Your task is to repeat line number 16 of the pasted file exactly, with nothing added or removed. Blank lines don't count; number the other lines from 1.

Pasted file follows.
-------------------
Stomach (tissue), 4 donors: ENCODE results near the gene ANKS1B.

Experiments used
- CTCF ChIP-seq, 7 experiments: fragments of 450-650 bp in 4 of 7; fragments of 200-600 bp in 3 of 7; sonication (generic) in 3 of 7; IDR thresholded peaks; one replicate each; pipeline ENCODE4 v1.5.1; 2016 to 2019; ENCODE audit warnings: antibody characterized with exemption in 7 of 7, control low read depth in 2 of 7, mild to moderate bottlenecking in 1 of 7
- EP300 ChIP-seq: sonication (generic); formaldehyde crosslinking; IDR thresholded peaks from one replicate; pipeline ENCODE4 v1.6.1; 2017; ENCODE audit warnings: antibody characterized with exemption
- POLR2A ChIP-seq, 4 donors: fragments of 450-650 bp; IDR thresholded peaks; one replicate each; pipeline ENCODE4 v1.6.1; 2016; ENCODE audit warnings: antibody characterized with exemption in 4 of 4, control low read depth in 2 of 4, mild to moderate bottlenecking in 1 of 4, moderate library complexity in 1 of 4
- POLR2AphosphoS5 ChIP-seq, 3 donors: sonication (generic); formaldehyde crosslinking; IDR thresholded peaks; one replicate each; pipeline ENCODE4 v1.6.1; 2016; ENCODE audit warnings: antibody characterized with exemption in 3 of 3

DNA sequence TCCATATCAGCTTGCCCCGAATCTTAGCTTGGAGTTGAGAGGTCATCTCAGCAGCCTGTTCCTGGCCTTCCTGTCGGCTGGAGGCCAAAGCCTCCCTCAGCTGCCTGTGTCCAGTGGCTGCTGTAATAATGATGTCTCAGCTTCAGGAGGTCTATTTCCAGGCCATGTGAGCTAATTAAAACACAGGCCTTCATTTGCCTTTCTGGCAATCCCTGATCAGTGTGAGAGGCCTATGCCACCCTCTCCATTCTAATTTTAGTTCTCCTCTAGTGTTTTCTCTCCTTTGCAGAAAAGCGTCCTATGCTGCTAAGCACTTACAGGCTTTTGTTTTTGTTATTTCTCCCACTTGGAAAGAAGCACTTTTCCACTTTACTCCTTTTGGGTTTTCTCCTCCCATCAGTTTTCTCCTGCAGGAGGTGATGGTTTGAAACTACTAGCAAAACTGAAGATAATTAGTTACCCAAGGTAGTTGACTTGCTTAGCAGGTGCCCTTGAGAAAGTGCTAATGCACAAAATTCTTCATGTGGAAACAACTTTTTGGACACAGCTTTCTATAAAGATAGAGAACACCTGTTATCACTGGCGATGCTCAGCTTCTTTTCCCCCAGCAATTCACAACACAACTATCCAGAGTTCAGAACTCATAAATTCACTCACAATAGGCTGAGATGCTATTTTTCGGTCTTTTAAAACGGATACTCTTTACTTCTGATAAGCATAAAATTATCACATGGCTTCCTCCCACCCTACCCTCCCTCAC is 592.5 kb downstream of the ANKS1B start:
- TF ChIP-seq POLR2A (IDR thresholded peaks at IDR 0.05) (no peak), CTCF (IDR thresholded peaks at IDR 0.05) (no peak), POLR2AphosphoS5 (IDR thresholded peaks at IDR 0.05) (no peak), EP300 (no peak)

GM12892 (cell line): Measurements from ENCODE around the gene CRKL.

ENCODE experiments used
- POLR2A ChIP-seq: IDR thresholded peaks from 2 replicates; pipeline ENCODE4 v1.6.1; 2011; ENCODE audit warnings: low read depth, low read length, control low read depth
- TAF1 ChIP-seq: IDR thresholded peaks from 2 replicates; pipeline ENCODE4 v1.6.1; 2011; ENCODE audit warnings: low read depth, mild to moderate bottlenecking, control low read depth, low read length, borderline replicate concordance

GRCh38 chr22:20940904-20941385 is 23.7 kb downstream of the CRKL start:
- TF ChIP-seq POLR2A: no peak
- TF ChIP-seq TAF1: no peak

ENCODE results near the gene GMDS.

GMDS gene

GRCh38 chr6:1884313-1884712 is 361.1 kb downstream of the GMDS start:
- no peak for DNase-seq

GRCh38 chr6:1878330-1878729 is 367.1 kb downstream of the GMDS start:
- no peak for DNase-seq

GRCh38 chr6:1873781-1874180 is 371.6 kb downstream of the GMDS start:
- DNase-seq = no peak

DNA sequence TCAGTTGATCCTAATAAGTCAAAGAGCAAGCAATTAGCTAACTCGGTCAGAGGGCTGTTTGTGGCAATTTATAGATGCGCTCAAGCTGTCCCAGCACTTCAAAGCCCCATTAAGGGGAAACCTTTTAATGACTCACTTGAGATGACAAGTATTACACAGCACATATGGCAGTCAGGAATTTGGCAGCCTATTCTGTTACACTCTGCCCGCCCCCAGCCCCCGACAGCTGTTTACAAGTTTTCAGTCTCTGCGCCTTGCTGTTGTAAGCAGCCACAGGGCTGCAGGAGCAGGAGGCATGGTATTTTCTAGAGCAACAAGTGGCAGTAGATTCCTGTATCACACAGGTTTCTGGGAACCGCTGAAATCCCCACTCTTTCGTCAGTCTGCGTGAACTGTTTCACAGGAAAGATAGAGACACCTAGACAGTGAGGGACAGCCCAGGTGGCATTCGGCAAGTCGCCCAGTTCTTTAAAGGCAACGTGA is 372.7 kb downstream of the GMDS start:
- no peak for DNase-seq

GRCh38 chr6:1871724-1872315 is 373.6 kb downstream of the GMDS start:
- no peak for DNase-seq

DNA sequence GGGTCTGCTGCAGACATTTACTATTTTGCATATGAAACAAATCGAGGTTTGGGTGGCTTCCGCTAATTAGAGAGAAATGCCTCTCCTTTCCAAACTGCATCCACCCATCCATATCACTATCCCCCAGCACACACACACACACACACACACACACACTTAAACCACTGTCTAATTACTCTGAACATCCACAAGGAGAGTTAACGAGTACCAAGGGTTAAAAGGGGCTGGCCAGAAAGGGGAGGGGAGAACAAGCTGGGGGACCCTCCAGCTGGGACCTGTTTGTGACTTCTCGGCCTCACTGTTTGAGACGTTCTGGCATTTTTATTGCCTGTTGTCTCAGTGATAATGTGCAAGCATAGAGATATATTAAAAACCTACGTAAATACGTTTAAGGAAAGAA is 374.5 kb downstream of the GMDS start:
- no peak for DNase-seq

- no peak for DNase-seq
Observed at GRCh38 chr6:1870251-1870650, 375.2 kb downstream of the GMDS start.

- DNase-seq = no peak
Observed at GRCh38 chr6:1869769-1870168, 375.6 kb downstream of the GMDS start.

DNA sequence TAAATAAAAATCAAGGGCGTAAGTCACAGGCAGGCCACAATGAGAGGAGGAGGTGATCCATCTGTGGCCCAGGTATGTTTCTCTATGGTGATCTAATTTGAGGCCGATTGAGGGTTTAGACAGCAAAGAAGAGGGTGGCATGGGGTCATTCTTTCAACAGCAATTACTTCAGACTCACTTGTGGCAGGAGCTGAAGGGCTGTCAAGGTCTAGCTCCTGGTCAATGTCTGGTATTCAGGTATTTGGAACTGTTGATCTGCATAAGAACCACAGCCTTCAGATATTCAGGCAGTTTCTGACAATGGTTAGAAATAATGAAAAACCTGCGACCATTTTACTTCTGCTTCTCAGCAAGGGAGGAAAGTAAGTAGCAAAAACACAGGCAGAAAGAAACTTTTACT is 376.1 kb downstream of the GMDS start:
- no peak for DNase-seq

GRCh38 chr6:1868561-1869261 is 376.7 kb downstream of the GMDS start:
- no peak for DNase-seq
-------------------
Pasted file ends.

ENCODE results near the gene GMDS.